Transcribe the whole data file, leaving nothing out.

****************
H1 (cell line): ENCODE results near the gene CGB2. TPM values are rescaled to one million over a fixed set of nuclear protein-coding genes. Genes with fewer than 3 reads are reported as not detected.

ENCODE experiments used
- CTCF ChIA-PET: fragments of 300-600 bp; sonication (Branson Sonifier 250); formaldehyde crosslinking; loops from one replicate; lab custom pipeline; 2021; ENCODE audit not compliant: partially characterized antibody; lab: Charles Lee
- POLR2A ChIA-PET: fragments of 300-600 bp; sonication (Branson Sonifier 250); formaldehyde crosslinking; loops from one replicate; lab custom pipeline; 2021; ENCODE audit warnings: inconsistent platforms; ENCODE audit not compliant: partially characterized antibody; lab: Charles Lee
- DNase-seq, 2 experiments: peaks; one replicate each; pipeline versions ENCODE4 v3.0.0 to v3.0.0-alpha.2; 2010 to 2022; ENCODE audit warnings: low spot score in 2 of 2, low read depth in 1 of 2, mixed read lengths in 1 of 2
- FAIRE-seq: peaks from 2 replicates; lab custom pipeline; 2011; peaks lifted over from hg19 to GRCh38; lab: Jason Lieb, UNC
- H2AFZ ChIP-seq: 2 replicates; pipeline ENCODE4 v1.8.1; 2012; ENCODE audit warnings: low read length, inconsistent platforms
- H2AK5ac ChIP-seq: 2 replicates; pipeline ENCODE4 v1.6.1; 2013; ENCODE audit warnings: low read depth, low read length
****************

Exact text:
H1 (cell line): ENCODE results near the gene CGB2. TPM values are rescaled to one million over a fixed set of nuclear protein-coding genes. Genes with fewer than 3 reads are reported as not detected.

ENCODE experiments used
- CTCF ChIA-PET: fragments of 300-600 bp; sonication (Branson Sonifier 250); formaldehyde crosslinking; loops from one replicate; lab custom pipeline; 2021; ENCODE audit not compliant: partially characterized antibody; lab: Charles Lee
- POLR2A ChIA-PET: fragments of 300-600 bp; sonication (Branson Sonifier 250); formaldehyde crosslinking; loops from one replicate; lab custom pipeline; 2021; ENCODE audit warnings: inconsistent platforms; ENCODE audit not compliant: partially characterized antibody; lab: Charles Lee
- DNase-seq, 2 experiments: peaks; one replicate each; pipeline versions ENCODE4 v3.0.0 to v3.0.0-alpha.2; 2010 to 2022; ENCODE audit warnings: low spot score in 2 of 2, low read depth in 1 of 2, mixed read lengths in 1 of 2
- FAIRE-seq: peaks from 2 replicates; lab custom pipeline; 2011; peaks lifted over from hg19 to GRCh38; lab: Jason Lieb, UNC
- H2AFZ ChIP-seq: 2 replicates; pipeline ENCODE4 v1.8.1; 2012; ENCODE audit warnings: low read length, inconsistent platforms
- H2AK5ac ChIP-seq: 2 replicates; pipeline ENCODE4 v1.6.1; 2013; ENCODE audit warnings: low read depth, low read length